In one sense, the Bucks are the beneficiaries of this weighting. Monroe’s redundancy was known from day zero precisely because of the league’s current big man depth, which Milwaukee shared in. Up front, the Bucks also have John Henson, a perennially underrated player in the Brandan Wright mould who is much better than everyone outside of Milwaukee seems to assume he is. They have Miles Plumlee, a quality backup centre capable of more, and in whom they just invested $52 million. And they also have this year’s #10 overall pick at centre, Thon Maker. These players, plus Parker’s hybrid-style forward game, plus Antetokounmpo’s Odom-like ability to play pretty much anywhere, make Monroe somewhat of a luxury. He is the best of the big men, but he is also the priciest, the less invested in (in terms of time and non-financial assets), the oldest, and the most unnecessary.
This idea of a delayed sign-and- trade is not unprecedented, unheard of or unfounded. A fairly recent and prominent example was that of the Denver Nuggets, who re-signed Nene to a five-year, $65 million contracts late in the 2011 offseason (back when that was a large amount of money), only to swiftly turn around and deal him to Washington for JaVale McGee. Denver were subsequently and logically accused in the media of buyer’s remorse, but not correctly. In actuality, re-signing Nene and dealing him for a young back as a de facto extended sign-and- trade was the plan. [Fun fact – the initial target was Tristan Thompson.] The Bucks have tried something similar with Milwaukee – they signed a good player at an acceptable cost, even if he did not fit their roster especially well because an asset is an asset.
The problem, however, is that Monroe and those like him are not the assets they once were. While admittedly flawed, Monroe is a quality big, averaging 15.3 points, 8.8 rebounds and 2.3 assists per game last year in only 29.3 minutes. He posted a 21.8 PER and an 113 offensive rating, the PER leading the team, the offensive rating being second only to Plumlee. But every team has a quality big man now. We are far removed from the days of Dale Davis’s All-Star appearance. Pretty much every team has a quality centre now, and many have two. Those that do have anything close to a hole in the middle do not typically have a surplus of wings they can just reshuffle to fill it with. And that is because as big man depth has grown, wing man depth has shrunk.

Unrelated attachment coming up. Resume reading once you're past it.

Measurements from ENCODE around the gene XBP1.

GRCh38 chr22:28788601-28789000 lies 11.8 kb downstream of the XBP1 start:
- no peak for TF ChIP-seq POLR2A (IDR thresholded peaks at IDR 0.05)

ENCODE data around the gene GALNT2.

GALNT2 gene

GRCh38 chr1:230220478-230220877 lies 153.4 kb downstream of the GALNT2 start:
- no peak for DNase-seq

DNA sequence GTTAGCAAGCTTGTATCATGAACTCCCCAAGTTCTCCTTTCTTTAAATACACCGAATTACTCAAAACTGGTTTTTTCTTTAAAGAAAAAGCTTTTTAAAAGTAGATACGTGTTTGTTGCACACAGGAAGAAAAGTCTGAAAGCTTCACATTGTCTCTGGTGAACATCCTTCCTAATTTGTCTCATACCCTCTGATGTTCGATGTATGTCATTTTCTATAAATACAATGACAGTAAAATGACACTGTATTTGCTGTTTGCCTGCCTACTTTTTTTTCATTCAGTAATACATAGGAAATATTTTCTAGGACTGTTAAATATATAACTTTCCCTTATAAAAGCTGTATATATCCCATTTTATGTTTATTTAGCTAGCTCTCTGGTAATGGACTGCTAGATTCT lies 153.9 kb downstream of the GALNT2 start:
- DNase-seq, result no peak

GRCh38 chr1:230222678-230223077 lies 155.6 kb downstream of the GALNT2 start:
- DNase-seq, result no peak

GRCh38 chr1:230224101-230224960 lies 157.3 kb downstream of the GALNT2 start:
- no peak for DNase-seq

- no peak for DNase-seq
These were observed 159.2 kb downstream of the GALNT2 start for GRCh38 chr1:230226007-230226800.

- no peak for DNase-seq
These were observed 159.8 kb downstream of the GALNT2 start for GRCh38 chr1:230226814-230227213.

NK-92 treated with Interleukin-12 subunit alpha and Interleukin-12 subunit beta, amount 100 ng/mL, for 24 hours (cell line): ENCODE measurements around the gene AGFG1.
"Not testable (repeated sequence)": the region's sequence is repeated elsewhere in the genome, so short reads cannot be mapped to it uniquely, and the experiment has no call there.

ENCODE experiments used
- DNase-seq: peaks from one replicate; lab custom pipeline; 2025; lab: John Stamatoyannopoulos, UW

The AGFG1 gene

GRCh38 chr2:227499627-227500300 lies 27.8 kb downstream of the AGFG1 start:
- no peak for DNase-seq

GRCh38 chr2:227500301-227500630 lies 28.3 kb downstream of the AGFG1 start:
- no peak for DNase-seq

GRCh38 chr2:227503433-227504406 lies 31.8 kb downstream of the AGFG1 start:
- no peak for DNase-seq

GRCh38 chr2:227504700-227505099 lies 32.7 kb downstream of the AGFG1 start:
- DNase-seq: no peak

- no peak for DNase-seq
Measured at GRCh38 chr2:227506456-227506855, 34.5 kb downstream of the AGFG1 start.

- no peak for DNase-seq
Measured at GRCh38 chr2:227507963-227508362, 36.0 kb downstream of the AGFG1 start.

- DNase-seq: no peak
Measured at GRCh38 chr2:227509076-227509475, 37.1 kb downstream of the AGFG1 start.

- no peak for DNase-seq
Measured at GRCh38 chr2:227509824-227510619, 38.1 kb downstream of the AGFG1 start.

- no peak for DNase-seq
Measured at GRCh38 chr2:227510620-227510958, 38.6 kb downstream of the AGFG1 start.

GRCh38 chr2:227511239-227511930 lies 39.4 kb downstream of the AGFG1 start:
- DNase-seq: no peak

Additionally, the position has been under some redefinition. After Scottie Pippen redefined the small forward position with his do-it- all style, ability to defend anybody and ability to initiate the majority of the halfcourt offense, there became a desire to find do-it-all wing players that lasted for many years.
Nowadays, however, the preference in non-star wing players is for “three and D” specialists. This term is now common parlance when one needn’t go back more than about seven years to find it barely if ever used. Whereas we once looked for wing players who could do it all, we now look for wing players who can do two things. Whereas we once looked more for those who could do something off the dribble, we now look for those who can be frighteningly efficient without ever needing to take one. Whereas there used to be Von Wafers, now there are Troy Danielses. For every Antoine Wright or Kendrick Brown, we now have more Doug McDermotts and R.J. Hunters.